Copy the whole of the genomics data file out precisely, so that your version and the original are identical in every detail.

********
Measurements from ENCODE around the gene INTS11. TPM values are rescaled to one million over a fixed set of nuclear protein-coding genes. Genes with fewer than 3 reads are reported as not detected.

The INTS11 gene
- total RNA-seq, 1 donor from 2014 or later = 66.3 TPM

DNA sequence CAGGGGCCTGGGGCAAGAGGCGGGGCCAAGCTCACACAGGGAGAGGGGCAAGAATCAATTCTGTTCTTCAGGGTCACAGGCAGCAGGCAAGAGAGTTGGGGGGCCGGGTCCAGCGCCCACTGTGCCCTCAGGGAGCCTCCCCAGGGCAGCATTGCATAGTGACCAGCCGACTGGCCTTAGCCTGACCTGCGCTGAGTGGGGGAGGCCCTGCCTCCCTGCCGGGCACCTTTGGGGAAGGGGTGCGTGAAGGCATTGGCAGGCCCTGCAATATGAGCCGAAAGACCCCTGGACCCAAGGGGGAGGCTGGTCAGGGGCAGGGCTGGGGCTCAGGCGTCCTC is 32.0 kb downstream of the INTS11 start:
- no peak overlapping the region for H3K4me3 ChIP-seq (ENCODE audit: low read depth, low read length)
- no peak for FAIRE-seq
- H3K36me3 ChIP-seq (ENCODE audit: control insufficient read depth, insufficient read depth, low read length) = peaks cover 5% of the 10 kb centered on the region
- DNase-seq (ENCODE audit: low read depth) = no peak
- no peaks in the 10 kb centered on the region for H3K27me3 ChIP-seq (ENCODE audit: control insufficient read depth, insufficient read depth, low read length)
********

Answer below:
Measurements from ENCODE around the gene INTS11. TPM values are rescaled to one million over a fixed set of nuclear protein-coding genes. Genes with fewer than 3 reads are reported as not detected.

The INTS11 gene
- total RNA-seq, 1 donor from 2014 or later = 66.3 TPM

DNA sequence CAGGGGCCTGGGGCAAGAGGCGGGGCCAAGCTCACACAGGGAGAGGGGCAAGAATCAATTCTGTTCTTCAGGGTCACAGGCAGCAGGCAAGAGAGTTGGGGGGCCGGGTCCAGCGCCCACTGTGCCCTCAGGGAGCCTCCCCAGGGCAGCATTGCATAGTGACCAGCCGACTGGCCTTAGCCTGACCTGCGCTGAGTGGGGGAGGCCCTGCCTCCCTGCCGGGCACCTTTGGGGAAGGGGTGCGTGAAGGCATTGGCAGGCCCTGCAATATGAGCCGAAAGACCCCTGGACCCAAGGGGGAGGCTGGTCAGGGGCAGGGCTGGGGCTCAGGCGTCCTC is 32.0 kb downstream of the INTS11 start:
- no peak overlapping the region for H3K4me3 ChIP-seq (ENCODE audit: low read depth, low read length)
- no peak for FAIRE-seq
- H3K36me3 ChIP-seq (ENCODE audit: control insufficient read depth, insufficient read depth, low read length) = peaks cover 5% of the 10 kb centered on the region
- DNase-seq (ENCODE audit: low read depth) = no peak
- no peaks in the 10 kb centered on the region for H3K27me3 ChIP-seq (ENCODE audit: control insufficient read depth, insufficient read depth, low read length)